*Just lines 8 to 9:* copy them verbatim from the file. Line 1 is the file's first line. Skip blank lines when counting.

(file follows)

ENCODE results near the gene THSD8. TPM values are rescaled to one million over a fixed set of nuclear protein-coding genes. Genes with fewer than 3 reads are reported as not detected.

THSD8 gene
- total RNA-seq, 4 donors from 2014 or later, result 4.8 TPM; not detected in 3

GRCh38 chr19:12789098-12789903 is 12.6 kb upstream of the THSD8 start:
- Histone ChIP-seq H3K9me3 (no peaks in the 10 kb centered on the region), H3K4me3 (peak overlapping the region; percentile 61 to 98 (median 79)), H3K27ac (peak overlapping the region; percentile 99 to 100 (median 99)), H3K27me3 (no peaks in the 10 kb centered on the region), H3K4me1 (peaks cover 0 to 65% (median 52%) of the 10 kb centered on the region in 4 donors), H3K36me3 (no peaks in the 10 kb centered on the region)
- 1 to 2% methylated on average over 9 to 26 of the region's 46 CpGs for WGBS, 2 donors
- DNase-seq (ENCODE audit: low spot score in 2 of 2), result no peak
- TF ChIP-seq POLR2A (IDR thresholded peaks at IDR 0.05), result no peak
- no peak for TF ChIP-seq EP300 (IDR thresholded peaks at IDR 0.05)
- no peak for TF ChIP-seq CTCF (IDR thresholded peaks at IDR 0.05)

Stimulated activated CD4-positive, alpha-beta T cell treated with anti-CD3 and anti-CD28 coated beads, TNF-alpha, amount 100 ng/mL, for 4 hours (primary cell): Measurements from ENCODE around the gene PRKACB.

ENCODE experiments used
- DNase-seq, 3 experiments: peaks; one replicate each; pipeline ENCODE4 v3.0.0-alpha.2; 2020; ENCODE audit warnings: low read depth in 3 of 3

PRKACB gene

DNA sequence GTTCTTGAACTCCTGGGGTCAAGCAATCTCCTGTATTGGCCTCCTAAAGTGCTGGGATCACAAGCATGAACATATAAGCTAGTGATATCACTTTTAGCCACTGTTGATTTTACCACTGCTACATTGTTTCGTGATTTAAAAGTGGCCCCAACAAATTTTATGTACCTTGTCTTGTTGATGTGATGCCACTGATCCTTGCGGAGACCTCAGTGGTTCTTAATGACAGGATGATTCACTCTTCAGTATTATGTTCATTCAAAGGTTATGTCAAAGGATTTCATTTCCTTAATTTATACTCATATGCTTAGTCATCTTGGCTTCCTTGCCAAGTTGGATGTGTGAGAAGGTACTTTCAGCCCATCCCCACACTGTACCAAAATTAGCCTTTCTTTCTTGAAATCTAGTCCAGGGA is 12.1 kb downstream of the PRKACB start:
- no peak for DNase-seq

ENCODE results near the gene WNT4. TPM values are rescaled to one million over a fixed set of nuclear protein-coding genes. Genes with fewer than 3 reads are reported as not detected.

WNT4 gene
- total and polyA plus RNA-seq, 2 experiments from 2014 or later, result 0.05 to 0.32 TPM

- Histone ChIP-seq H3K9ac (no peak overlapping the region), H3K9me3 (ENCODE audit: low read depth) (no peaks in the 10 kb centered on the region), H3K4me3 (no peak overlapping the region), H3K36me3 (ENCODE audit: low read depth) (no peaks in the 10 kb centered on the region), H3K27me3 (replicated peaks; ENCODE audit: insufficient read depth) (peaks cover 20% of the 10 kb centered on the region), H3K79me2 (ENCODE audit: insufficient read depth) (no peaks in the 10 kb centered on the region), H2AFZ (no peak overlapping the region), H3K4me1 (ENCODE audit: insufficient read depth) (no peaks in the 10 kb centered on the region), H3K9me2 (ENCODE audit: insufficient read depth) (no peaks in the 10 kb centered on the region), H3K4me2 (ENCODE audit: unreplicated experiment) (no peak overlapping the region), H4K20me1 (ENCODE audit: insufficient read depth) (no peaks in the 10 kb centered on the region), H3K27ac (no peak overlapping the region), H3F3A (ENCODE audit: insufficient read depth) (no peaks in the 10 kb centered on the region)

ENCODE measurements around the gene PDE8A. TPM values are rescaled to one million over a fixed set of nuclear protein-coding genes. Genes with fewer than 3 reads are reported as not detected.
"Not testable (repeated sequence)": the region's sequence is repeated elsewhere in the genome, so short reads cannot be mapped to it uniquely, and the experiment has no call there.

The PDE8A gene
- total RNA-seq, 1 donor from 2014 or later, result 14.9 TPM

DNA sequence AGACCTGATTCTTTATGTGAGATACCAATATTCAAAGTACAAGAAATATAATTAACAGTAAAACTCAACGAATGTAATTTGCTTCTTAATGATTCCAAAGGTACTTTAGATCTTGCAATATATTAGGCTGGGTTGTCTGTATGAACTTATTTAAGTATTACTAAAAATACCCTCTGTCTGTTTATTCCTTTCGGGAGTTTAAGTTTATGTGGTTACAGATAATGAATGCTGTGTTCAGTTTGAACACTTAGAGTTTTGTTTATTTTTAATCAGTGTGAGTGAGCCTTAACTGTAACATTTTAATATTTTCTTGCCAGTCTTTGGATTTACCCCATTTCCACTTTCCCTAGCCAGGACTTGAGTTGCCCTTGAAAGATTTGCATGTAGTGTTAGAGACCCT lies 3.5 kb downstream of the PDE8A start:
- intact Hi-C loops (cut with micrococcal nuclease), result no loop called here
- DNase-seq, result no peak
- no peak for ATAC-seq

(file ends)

- TF ChIP-seq POLR2A (IDR thresholded peaks at IDR 0.05), result no peak
- no peak for TF ChIP-seq EP300 (IDR thresholded peaks at IDR 0.05)